The classical Greek alphabet, its order of letters, and their form, were borrowed from the Hebrew-Phoenician alphabet; alpha, beta, gamma, delta, are but Grecized aleph, beth, gimel, daleth of the Hebrew language.1
In early times Greek was also written from right to left, as Hebrew is still written today.
Cadmus, the legendary hero who came to Greece from Phoenicia and founded Thebes in Boeotia, is credited with the introduction of the Hebrew or Phoenician alphabet to the Greek language; in its Hellenized early form the alphabet is called Cadmeian. As Herodotus tells the story,
The Phoenicians who came with Cadmus . . . introduced into Greece, after their settlement in the country, a number of accomplishments, of which the most important was writing, an art till then, I think, unknown to the Greeks. At first they used the same characters as all the other Phoenicians, but as time went on, and they changed their language, they also changed the shape of their letters. At that period most of the Greeks in the neighborhood were Ionians; they were taught these letters by the Phoenicians and adopted them, with a few alterations, for their own use, continuing to refer to them as the Phoenician charactersas was only right, as the Phoenicians had introduced them.2
However, Cadmus, the founder of Thebes, preceded by several generations the Trojan War; on this the Greek tradition is unanimous. Tradition also has it that the Cadmeian alphabet originally consisted of sixteen letters and that four additional characters were introduced later, about the time of the Trojan War.3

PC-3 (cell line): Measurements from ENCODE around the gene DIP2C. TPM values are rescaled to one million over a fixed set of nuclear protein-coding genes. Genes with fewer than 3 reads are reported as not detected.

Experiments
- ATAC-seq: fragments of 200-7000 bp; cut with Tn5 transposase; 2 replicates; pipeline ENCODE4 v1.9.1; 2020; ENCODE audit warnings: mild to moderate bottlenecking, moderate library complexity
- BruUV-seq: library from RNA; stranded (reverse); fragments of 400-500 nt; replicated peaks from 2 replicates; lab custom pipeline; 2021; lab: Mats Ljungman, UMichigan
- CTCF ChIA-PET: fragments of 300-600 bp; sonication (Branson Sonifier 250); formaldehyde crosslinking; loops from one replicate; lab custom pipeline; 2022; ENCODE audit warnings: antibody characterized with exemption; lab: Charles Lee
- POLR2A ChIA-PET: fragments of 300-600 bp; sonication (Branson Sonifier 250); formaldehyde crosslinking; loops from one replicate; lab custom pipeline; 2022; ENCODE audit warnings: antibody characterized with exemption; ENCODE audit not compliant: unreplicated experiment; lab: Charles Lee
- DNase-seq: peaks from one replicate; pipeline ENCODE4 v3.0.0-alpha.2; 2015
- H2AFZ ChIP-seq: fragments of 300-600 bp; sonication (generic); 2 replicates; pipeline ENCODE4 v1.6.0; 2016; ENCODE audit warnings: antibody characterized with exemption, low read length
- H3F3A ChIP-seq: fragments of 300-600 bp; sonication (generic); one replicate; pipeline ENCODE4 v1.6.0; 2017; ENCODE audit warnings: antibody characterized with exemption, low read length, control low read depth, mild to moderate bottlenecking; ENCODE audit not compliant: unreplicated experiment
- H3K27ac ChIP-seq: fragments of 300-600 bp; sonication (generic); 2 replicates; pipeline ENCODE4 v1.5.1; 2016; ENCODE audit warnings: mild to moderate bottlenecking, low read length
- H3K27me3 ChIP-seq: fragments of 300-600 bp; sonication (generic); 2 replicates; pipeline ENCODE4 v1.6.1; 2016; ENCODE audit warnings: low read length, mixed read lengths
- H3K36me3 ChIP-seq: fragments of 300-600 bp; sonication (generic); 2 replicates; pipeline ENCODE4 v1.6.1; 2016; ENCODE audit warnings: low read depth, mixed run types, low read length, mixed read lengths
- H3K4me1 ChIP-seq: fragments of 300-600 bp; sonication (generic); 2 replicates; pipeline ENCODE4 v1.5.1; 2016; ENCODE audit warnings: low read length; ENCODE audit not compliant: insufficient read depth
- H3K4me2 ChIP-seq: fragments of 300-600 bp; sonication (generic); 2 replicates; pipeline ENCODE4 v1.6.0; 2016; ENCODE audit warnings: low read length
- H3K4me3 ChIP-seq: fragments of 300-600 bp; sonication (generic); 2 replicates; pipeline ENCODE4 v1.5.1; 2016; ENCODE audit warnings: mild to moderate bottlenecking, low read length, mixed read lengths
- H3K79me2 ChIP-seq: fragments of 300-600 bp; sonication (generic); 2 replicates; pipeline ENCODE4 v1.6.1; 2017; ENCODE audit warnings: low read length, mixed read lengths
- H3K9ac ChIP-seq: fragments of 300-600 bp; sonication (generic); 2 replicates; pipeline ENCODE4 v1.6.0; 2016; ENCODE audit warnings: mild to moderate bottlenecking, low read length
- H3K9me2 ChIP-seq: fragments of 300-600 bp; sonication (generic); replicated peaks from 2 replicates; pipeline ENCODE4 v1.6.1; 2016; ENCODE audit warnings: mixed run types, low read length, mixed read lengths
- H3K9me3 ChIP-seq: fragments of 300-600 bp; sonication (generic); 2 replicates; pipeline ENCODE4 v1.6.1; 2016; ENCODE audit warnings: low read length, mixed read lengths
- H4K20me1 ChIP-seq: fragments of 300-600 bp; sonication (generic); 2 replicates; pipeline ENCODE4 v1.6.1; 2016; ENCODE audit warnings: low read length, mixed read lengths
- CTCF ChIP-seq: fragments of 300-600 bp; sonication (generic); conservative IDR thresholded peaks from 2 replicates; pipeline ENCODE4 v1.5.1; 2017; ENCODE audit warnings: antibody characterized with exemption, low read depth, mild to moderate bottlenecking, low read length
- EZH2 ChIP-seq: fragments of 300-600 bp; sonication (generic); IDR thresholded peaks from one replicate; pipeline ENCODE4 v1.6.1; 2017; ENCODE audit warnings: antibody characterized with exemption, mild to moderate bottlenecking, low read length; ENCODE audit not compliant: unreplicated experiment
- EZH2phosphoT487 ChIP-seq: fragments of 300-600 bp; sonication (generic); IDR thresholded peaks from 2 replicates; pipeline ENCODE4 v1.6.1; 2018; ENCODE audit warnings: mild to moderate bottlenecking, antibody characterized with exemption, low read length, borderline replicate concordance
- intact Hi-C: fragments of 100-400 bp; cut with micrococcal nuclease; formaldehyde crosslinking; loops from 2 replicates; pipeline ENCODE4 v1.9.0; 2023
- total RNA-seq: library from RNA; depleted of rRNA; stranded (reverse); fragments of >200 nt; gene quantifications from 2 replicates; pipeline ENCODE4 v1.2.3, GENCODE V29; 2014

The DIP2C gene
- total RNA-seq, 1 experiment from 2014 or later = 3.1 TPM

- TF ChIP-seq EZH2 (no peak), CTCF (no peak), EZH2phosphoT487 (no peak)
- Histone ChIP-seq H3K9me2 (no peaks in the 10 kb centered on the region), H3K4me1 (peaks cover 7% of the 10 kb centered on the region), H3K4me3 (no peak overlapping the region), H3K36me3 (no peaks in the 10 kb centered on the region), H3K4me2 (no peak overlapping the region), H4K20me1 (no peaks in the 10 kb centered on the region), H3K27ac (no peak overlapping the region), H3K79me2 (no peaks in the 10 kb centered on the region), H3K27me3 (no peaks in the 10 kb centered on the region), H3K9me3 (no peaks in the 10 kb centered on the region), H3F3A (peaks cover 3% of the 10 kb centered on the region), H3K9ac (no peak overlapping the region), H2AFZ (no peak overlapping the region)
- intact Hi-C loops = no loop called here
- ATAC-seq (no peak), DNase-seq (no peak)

The Theban cycle of legends deals with the time preceding the Trojan War. Thebes in Boeotia was outside of the Mycenaean dominion. No contingent from Thebes participated with the other Greek cities in the Trojan War for, according to tradition, Thebes as a city had been reduced shortly before the new war started. With the conventional date of the Trojan War in the beginning of the twelfth century, Cadmus needed to be placed in the fourteenth: his dynasty comprised several generations of rulers before the Epigoni conquered and ruined the Boeotian Thebes; some of the Epigoni later participated in the siege of Troy.
This order of events in the semi-historical, semi-legendary Greek past conflicts with the fact that the Cadmeian alphabet has not been found in Greece before about the middle of the eighth century. Furthermore, because of certain characteristics in their form, the earliest Cadmeian letters bear the best resemblance to the Hebrew-Phoenician letters of the ninth centuryas exemplified by the Mesha stele.4
But in Greece no inscription in Cadmeian letters was found that could be attributed to even so early a time as the ninth century. Therefore among the classical epigraphists a protracted debate was waged between those who claimed a date in the ninth century as the time the Cadmeian alphabet was introduced into Greece and those who claimed the seventh century.5 Yet independently of the question whether the Cadmeian letters originated in the ninth or in the seventh century,
it is generally agreed that the fourteenth century is out of the question;6 but even should we follow the proponents of the earlier datethat of the mid-ninth century, we still would be at pains to harmonize dates so far apart as the ninth and fourteenth centuries, the date assigned to Cadmus. If the tradition about Cadmus, the originator of the Greek alphabet, has any historical value,7 and if Cadmus lived in the ninth century, his descendants, participants in the Trojan War, could not have flourished about -1200.